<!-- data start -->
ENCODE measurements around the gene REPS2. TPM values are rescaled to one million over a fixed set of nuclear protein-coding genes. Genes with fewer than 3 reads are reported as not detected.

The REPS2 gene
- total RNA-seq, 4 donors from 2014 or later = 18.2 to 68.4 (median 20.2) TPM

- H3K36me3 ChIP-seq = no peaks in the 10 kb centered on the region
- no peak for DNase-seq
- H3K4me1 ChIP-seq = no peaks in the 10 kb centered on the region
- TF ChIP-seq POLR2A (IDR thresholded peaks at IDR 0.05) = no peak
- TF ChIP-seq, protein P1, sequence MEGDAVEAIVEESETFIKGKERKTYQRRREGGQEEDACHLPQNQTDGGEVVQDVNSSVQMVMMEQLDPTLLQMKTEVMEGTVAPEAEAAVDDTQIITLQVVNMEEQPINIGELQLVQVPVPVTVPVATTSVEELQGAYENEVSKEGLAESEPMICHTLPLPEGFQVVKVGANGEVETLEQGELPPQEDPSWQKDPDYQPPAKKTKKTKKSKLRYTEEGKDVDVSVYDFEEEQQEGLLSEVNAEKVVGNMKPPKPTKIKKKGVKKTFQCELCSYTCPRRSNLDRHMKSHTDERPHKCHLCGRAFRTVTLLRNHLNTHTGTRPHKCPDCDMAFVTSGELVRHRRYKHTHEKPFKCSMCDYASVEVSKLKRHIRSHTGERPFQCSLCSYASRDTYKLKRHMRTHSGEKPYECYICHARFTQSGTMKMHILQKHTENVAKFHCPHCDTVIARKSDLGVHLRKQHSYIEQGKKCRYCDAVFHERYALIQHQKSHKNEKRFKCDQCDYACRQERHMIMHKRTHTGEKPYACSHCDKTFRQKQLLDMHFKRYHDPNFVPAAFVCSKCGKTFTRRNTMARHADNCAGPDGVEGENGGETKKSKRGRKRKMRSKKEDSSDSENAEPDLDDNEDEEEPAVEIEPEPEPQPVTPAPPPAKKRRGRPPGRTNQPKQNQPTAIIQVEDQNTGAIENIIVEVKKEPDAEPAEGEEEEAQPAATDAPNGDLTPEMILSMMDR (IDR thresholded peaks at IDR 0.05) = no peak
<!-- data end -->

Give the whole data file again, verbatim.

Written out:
ENCODE measurements around the gene REPS2. TPM values are rescaled to one million over a fixed set of nuclear protein-coding genes. Genes with fewer than 3 reads are reported as not detected.

The REPS2 gene
- total RNA-seq, 4 donors from 2014 or later = 18.2 to 68.4 (median 20.2) TPM

- H3K36me3 ChIP-seq = no peaks in the 10 kb centered on the region
- no peak for DNase-seq
- H3K4me1 ChIP-seq = no peaks in the 10 kb centered on the region
- TF ChIP-seq POLR2A (IDR thresholded peaks at IDR 0.05) = no peak
- TF ChIP-seq, protein P1, sequence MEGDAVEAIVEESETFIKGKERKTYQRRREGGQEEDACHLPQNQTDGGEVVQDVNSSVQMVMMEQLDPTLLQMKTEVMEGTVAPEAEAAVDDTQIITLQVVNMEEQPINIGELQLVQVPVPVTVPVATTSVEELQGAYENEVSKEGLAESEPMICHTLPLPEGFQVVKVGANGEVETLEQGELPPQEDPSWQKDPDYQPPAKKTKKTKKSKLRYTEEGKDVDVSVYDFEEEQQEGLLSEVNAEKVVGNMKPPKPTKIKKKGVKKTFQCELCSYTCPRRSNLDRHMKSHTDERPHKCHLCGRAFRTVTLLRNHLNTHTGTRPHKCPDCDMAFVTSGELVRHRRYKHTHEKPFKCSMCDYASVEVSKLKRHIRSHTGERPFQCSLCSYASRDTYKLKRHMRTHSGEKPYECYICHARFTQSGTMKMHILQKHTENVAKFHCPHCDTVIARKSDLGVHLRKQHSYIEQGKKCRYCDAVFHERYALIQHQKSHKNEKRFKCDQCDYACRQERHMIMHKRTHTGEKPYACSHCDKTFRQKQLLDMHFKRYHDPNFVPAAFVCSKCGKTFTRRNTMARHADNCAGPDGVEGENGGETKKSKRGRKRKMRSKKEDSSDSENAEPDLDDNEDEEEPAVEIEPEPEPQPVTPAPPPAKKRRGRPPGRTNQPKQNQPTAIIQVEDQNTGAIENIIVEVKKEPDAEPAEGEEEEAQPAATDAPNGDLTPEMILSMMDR (IDR thresholded peaks at IDR 0.05) = no peak